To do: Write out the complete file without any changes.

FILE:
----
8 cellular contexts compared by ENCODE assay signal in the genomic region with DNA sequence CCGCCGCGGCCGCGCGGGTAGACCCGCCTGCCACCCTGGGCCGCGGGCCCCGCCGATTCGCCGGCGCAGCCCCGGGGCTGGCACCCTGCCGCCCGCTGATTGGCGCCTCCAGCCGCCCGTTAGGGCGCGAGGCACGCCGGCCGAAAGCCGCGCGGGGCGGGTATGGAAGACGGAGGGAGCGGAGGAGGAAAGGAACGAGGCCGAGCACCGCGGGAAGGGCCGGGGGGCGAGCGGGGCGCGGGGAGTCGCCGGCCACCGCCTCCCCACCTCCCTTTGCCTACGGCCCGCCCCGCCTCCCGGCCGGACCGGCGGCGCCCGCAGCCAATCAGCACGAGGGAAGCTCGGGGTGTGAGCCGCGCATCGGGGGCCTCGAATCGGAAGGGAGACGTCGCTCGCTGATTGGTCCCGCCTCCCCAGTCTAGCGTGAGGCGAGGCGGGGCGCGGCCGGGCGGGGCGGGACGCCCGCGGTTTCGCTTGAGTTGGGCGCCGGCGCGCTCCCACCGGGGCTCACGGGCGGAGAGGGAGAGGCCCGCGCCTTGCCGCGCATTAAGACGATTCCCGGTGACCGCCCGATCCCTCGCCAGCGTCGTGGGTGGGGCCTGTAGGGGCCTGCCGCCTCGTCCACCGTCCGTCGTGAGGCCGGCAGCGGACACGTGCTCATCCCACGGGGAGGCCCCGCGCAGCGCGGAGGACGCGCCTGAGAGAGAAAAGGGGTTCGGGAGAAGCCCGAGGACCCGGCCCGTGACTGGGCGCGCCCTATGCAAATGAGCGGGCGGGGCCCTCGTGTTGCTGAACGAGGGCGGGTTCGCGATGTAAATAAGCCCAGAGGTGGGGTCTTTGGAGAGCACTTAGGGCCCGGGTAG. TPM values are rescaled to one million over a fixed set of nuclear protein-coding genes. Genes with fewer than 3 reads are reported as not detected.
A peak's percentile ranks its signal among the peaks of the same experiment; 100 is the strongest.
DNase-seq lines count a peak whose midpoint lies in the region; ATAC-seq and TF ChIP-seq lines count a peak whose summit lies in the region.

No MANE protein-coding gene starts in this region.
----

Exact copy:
8 cellular contexts compared by ENCODE assay signal in the genomic region with DNA sequence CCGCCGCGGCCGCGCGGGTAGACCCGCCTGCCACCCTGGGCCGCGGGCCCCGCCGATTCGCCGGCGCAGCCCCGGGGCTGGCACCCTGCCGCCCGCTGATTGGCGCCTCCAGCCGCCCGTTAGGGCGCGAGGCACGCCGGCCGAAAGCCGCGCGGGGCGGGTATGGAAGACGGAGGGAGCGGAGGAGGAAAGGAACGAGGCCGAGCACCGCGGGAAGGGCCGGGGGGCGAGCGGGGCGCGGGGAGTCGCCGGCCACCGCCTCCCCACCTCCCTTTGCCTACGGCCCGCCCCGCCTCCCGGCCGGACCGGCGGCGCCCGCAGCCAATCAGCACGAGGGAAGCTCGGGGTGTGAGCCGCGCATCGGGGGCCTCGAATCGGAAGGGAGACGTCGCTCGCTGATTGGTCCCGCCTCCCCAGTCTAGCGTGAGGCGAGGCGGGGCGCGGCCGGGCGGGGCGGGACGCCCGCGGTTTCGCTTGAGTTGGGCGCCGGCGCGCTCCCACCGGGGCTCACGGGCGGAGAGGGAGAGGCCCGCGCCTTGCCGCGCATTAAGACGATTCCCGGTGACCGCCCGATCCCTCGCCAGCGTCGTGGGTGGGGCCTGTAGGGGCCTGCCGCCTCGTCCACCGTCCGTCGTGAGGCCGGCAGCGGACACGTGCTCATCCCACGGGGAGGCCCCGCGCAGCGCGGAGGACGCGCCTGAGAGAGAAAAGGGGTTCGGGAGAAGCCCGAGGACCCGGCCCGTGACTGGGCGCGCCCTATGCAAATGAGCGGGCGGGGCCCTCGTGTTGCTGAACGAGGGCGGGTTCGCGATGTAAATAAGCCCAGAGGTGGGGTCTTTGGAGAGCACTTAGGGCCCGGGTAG. TPM values are rescaled to one million over a fixed set of nuclear protein-coding genes. Genes with fewer than 3 reads are reported as not detected.
A peak's percentile ranks its signal among the peaks of the same experiment; 100 is the strongest.
DNase-seq lines count a peak whose midpoint lies in the region; ATAC-seq and TF ChIP-seq lines count a peak whose summit lies in the region.

No MANE protein-coding gene starts in this region.